Updated: Apr 30, 2020
On March 27, 2020, the U.S. President signed into law the CARES Act. This Act was implemented to protect American workers, businesses and jobs. Below are a few highlights from the Act and resources on how to move forward with financial relief available.
Recovery Rebates (Stimulus Checks) for Individuals
Under Section 2201 of The Act, many Americans will receive a rebate check. The IRS termed these rebates "Economic Impact Payments" and provided answers to common questions via Notice 2020-61. The chart below provides a summarized explanation of the rebate qualifications.
If you are eligible for an Economic Impact Payment but were not required to prepare a 2018 or 2019 tax return, you can enter your information here.
Consumer Protection, Mortgage and Rent Forbearance
The consumer protection provisions listed below were implemented for borrowers who have incurred financial hardship due to Covid-19. Those who experience financial stability during this pandemic are encouraged to pay their bills and mortgages on time.
The Act includes the Fair Credit Reporting Act under Section 4021 that requires lenders to report credit information as "current" for any borrower that requests credit accommodations due to Covid-19. Please note that any delinquent credit established before the pandemic will continue to be reported as delinquent. For information on how to contact your lender for credit payment relief, click here.
The Act also put in place two types of homeowner protection for federally backed mortgages:
Foreclosure moratorium - your lender or loan servicer may not foreclose on you for 60 days after March 18, 2020. Specifically, the CARES Act prohibits lenders and servicers from beginning a judicial or non-judicial foreclosure against you, or finalizing a foreclosure judgment or sale, during this period of time. Mortgage forbearance - You can request a forbearance for up to 180 days and request one extension for another up to 180 days. To request, you must contact your loan servicer. No additional fees, penalties or additional interest should be added to your account.
Mortgages backed by Fannie Mae or Freddie Mac are also subject to the protections listed above. In addition, delayed mortgage payments will not incur late fees, reported credit delinquencies, foreclosures or legal proceedings.
For mortgages not backed by the federal government, the Consumer Financial Protection Bureau has encouraged all service providers to provide relief. To find out who backs your mortgage, contact your service provider. For more detailed information on mortgage relief, visit the Consumer Financial Protection Bureau.
Some states have also implemented mortgage relief options. Visit your state's government website for details.
For renters, Section 4023 of The Act provides that if your landlord has a federally backed mortgage or multi-family mortgage, you cannot be evicted for nonpayment of rent for 120 days beginning on March 27, 2020. After the 120-day period, the landlord cannot require you, the tenant, to vacate until providing you with a thirty-day notice to vacate.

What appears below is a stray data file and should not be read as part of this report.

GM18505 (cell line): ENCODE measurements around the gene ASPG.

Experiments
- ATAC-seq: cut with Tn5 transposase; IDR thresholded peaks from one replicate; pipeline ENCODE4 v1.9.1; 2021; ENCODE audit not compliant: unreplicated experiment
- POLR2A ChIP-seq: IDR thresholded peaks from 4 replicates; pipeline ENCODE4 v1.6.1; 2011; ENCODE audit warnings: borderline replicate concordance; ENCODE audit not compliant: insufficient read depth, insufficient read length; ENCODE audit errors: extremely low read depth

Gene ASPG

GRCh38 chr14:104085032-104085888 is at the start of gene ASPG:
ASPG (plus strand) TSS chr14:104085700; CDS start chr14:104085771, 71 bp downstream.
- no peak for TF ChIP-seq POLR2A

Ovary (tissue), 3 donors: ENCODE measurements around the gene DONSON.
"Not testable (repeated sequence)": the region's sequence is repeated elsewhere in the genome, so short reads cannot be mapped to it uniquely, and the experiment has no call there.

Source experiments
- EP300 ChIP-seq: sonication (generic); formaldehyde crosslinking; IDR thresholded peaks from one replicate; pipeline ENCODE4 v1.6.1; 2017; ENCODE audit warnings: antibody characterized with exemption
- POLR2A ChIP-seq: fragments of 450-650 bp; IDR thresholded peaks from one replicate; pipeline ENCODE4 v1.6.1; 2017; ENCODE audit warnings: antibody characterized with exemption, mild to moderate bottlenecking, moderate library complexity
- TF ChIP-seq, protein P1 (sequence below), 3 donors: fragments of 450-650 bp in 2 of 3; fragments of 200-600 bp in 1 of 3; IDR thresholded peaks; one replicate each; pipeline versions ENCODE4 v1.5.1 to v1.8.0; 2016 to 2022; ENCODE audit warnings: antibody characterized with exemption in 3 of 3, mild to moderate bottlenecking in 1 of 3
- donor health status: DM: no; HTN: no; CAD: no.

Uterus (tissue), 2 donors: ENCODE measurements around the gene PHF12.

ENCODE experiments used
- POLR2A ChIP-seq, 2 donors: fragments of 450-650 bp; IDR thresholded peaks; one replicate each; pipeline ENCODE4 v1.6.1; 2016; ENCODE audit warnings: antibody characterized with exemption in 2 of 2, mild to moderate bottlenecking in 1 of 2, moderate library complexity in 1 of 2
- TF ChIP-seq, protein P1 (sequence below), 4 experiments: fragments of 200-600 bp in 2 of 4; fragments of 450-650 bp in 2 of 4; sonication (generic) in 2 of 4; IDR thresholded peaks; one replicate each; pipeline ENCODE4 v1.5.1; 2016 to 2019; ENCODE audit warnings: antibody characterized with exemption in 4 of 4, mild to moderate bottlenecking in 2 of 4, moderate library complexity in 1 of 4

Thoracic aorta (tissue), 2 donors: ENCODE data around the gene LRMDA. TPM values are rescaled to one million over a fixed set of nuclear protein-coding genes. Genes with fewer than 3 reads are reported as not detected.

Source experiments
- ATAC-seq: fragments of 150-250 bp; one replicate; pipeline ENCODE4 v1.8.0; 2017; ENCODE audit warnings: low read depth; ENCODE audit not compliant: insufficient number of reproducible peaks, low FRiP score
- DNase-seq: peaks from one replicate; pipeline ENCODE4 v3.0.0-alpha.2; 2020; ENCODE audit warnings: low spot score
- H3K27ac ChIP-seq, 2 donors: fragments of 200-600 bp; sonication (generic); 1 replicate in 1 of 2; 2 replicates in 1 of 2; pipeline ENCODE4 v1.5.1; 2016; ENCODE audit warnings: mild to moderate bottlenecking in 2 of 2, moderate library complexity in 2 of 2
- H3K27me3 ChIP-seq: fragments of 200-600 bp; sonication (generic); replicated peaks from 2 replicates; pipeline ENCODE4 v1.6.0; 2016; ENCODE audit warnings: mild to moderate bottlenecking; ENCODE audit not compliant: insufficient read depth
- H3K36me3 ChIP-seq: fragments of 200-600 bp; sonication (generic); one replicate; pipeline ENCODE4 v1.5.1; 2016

Many states have suspended all evictions and foreclosures due to the pandemic. Check the websites of your state government for more info.
Section 2202 of the CARES Act waives the 10 percent early withdrawal penalty for any coronavirus-related distributions from IRAs, individual retirement annuities, 401(k)s, pensions, profit sharing plans, annuity plans, section 457 contracts and annuity contracts up to $100,000. This withdrawal may be taxed over three years instead of 100% in 2020. In addition, this distribution can be paid back at any time within those three years.
Under the SECURE ACT, taxpayers were required to withdraw a certain amount of money from retirement accounts each year once they turned 72 and/or if they owned an inherited IRA. Section 2203 of the CARES Act temporarily waives required minimum distributions (RMDs) for 401(k)s, defined contribution plans, tax sheltered annuity plans, IRAs, SEPs, and SIMPLE IRAs for calendar year 2020.
If you already took a required minimum distribution in 2020, you can re-contribute it back to the account and it will not be considered as 2020 taxable income.
Under Section 3504 of the CARES Act, Colleges and Universities were granted an education provision to waive the need calculation requirement and award emergency financial aid grants to help students with unexpected expenses. Contact your school's financial aid office to learn more about this available aid.
Section 3505 permits College and Universities to make work-study payments (for up to one academic year) to students who cannot work due to Covid-19.
Under Section 2206, employers are allowed to contribute a maximum of $5,250 tax-free annually to assist their employees with student loan payments until January 1, 2021 (option to renew might be available).
The Secretary of Education has suspended federal student loan payments and debt collection from March 13, 2020 through September 30, 2020. This means:
Qualifying Loans - The following federal loans qualify for suspension: Defaulted and nondefaulted Direct Loans, defaulted and nondefaulted Federal Family Education Loan (FFEL) Program loans, and Federal Perkins Loans. Interest / Fees - All qualifying federal student loan payments are suspended without accrued interest or fees. Credit - Suspended payments during this time will not affect credit reports. Student-Loan Forgiveness - Suspended payments during this period will still count towards a federal student-loan forgiveness program, if applicable. Wage garnishment - Any garnishment of federal student loan amounts from March 13th through September 30th will be refunded. Cancelled loans - Students can cancel loan obligations related to Covid-19 withdrawal. Students who drop their classes due to Covid-19 can cancel their federal student loans associated with that period. Non-qualifying loans - Certain student loans do not qualify for suspended payment. Some of these loans include commercially-owned Federal Family Education Loans, Private Perkins Loans, and loans with private entities and schools. Please contact your loan servicer to determine what payment postponement options are available. Additional information - Form more info, check out the Federal Education's Department's response to Student Questions related to Coronavirus here.